Just as the city of Duluth considers creating a downtown restaurant and entertainment district, two owners have put their historic Main Street buildings up for sale.
Also, fyi Duluth design center has terminated its lease with the city effective Dec. 31. Saturday, Dec. 22, will be the last day the business will be open at 3097 Main St. in the Old City Hall Block. The city owns the historic block and has been renting space to businesses on a monthly basis.
Ken Hardeman, owner of a 3,600-square-foot building at 3111 Main St., has been at this location for 10 years. The building contains Ken Hardeman Fine Art Glass, a stained glass studio, and The Focal Point Kitchens and Baths (renovation).
“I don’t need this much space anymore,” Hardeman said. The economy has adversely affected his business, he said. “The studio used to be filled with stained glass artists working.”
He plans to keep his business in Duluth and relocate it, possibly to a smaller space on Buford Highway, after the building sells.
“I started in Duluth [nearly] 25 years ago,” Hardeman said. “This is my third location [in the city.]” His first location was at Pleasant Hill Road and Buford Highway, which he opened in 1989.
Hardeman said he has almost completely restored the historic building, which is eligible to be listed on the National Register of Historic Places. Harry Norman, Realtors is handling the sale (678-357-2325).
David Cossette and Shelly Howard also have placed their Main Street building on the market. The building, offered for sale by the owners, is currently occupied by Trish Land, a shop featuring home and garden accessories, and Rain, The Salon.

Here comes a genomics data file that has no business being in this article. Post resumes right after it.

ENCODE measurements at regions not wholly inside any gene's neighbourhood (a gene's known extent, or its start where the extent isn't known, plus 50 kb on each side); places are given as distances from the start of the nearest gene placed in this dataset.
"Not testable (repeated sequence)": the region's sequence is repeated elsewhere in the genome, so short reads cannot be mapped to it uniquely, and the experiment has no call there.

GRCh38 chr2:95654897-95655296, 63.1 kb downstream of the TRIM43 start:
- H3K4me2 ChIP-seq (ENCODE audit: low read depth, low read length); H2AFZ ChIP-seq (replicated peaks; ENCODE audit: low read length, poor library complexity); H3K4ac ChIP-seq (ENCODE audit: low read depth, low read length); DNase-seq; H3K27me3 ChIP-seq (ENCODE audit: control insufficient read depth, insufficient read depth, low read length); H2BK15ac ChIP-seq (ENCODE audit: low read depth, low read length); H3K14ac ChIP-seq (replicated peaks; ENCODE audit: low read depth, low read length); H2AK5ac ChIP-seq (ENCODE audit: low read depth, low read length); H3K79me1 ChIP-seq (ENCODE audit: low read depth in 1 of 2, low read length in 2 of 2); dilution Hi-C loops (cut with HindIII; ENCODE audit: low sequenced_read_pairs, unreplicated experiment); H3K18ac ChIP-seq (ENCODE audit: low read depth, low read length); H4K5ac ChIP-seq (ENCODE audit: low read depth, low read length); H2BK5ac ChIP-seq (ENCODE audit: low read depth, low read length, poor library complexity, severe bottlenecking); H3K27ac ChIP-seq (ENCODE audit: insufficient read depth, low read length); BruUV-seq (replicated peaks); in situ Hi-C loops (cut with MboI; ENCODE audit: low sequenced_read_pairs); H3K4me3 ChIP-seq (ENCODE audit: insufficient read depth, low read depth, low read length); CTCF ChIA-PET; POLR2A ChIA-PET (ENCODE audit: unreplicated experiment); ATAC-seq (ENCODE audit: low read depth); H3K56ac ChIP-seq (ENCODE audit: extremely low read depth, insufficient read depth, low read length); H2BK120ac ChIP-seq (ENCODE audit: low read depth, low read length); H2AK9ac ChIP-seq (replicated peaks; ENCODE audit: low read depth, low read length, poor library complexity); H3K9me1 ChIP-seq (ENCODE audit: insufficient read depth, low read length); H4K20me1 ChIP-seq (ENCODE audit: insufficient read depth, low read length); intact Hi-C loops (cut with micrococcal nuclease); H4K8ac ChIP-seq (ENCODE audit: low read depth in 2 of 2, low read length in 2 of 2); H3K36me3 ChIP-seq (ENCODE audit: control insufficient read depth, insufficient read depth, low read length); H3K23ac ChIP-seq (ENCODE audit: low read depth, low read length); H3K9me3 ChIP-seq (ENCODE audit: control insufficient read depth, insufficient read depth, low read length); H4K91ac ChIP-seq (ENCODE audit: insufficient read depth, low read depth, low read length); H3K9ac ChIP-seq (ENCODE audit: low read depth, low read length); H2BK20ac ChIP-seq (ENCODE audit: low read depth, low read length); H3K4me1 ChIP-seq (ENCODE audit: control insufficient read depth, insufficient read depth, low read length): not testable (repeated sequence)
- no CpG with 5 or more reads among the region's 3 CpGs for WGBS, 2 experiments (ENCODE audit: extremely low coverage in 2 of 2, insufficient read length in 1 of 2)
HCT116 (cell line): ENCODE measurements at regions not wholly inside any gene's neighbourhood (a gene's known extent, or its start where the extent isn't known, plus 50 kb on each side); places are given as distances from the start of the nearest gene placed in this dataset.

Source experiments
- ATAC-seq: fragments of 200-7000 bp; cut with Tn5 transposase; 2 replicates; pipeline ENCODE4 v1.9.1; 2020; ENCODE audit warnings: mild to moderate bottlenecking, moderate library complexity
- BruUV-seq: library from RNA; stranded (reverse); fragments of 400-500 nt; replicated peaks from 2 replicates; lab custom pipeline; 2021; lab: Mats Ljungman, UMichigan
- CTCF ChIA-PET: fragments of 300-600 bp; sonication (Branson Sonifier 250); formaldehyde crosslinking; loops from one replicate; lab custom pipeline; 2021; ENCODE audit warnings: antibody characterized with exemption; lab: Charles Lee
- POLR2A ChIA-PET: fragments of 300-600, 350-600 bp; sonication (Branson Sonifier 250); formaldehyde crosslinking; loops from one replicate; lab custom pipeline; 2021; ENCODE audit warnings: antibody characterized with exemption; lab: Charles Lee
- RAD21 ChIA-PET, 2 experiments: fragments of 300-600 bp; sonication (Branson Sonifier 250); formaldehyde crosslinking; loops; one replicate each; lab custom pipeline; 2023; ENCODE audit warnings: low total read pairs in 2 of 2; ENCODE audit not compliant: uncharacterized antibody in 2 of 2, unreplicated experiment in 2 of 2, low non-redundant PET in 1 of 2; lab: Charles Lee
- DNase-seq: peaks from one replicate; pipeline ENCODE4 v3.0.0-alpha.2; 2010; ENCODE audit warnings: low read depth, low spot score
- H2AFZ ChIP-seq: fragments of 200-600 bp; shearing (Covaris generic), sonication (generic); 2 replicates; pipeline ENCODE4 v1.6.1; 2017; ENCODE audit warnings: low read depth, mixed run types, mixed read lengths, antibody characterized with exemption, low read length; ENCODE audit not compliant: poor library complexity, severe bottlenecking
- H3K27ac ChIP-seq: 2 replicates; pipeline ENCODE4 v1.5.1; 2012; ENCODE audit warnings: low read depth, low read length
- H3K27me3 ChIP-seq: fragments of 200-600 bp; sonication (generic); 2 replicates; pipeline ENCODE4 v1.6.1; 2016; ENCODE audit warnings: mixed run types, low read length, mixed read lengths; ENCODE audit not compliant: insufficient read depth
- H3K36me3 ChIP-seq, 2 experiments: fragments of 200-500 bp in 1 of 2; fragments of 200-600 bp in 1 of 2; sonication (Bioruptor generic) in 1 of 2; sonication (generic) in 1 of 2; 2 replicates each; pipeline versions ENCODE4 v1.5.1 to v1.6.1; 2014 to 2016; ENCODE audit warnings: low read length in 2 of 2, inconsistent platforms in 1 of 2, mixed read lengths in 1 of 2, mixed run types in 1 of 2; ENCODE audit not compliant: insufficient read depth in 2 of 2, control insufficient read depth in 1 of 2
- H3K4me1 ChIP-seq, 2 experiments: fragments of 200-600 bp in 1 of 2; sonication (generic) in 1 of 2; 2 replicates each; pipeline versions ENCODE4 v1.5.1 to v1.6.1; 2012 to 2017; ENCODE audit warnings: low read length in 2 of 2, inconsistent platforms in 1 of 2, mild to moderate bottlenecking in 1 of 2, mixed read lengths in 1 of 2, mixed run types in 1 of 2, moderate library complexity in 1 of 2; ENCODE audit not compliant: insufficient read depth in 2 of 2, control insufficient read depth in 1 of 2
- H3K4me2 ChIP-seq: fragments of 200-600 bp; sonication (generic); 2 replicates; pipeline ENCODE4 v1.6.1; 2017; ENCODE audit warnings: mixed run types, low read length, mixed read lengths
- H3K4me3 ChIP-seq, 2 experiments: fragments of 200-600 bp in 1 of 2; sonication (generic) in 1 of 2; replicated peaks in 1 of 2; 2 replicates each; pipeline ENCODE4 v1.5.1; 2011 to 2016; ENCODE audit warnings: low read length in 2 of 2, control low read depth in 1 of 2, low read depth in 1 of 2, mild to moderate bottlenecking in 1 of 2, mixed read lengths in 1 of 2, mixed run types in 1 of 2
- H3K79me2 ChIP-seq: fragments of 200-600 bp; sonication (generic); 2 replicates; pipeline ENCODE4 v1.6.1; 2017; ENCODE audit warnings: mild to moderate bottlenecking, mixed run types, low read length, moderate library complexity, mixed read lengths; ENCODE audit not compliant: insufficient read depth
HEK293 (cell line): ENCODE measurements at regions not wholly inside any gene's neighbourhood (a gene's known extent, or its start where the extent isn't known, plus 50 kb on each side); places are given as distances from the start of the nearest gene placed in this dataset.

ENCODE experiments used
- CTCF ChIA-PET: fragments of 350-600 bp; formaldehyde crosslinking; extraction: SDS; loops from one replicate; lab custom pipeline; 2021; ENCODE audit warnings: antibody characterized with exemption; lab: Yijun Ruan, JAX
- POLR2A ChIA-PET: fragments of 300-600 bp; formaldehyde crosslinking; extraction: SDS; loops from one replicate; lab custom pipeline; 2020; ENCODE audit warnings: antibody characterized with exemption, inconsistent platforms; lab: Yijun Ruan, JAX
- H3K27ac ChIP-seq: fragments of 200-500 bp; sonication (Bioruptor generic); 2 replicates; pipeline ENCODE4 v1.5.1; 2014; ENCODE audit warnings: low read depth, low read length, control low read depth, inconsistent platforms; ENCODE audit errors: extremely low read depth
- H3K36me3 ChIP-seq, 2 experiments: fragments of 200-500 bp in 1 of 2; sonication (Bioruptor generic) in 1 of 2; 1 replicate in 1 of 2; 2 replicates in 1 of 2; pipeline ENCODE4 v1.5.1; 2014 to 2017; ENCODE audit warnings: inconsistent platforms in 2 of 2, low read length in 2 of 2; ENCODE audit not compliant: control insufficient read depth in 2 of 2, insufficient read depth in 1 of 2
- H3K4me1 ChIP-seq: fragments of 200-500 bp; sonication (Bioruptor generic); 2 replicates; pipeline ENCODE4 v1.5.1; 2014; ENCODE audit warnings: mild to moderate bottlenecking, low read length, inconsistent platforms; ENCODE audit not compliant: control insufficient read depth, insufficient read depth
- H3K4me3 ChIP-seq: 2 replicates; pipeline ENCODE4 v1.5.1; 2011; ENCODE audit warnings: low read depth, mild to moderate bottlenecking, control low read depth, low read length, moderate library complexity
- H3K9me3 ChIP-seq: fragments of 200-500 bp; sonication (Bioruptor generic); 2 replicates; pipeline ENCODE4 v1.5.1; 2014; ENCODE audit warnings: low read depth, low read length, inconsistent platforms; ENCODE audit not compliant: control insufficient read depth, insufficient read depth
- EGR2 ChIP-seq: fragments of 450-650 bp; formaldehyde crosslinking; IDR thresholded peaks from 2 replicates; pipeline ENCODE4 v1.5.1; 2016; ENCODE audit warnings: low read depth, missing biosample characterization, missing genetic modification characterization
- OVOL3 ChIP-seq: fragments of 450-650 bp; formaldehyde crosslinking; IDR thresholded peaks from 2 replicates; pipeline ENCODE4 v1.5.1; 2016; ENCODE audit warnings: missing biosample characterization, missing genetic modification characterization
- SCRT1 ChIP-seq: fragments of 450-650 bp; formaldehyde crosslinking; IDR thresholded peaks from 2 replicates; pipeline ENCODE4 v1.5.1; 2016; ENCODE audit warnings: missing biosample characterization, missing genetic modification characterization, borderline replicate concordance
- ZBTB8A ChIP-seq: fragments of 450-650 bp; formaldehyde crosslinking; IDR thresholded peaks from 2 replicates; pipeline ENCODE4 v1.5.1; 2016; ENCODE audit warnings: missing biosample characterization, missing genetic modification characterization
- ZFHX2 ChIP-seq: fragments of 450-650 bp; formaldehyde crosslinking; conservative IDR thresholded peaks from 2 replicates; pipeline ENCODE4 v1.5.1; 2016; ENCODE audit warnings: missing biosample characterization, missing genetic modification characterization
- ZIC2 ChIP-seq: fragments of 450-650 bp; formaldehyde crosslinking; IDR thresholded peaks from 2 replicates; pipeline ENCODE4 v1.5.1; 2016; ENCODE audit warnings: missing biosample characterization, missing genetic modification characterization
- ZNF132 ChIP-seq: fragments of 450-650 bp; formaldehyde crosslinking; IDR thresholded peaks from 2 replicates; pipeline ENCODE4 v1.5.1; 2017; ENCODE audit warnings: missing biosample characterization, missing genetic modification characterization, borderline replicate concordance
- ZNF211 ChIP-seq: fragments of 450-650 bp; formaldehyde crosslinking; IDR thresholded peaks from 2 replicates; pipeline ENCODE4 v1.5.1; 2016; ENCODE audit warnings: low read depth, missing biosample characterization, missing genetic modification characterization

They have owned the building for about four years, Cossette said. Trish Land, which opened Aug. 1 at 3131A Main St., has a year’s lease. The salon at 3131B Main St. rents monthly, he said.
Their building and Hardeman's are located in another block of Main Street where the buildings are privately owned. Both buildings were put up for sale about a week ago.
“There’s some exciting things going on in Duluth, so it’s a good time to sell,” Howard said. They want to pursue other investment opportunities, she said.
Stacie Stamper, who opened her renovate, build and redecorate cooperative and showroom four years ago, said she was closing and concentrating on the online business. Some of her partners who need showroom space are relocating elsewhere, she said.
The uncertainty of the future of her business at this location prompted her decision to close her showroom, she said. The city has been eyeing her business and the space next door rented by Accessorize Again for future restaurants.
The city can terminate their leases with 30 days notice, she said. “I couldn’t grow the business or advertise,” Stamper said.
Stamper also recently began working as donations coordinator for the Habitat for Humanity ReStore in Lawrenceville.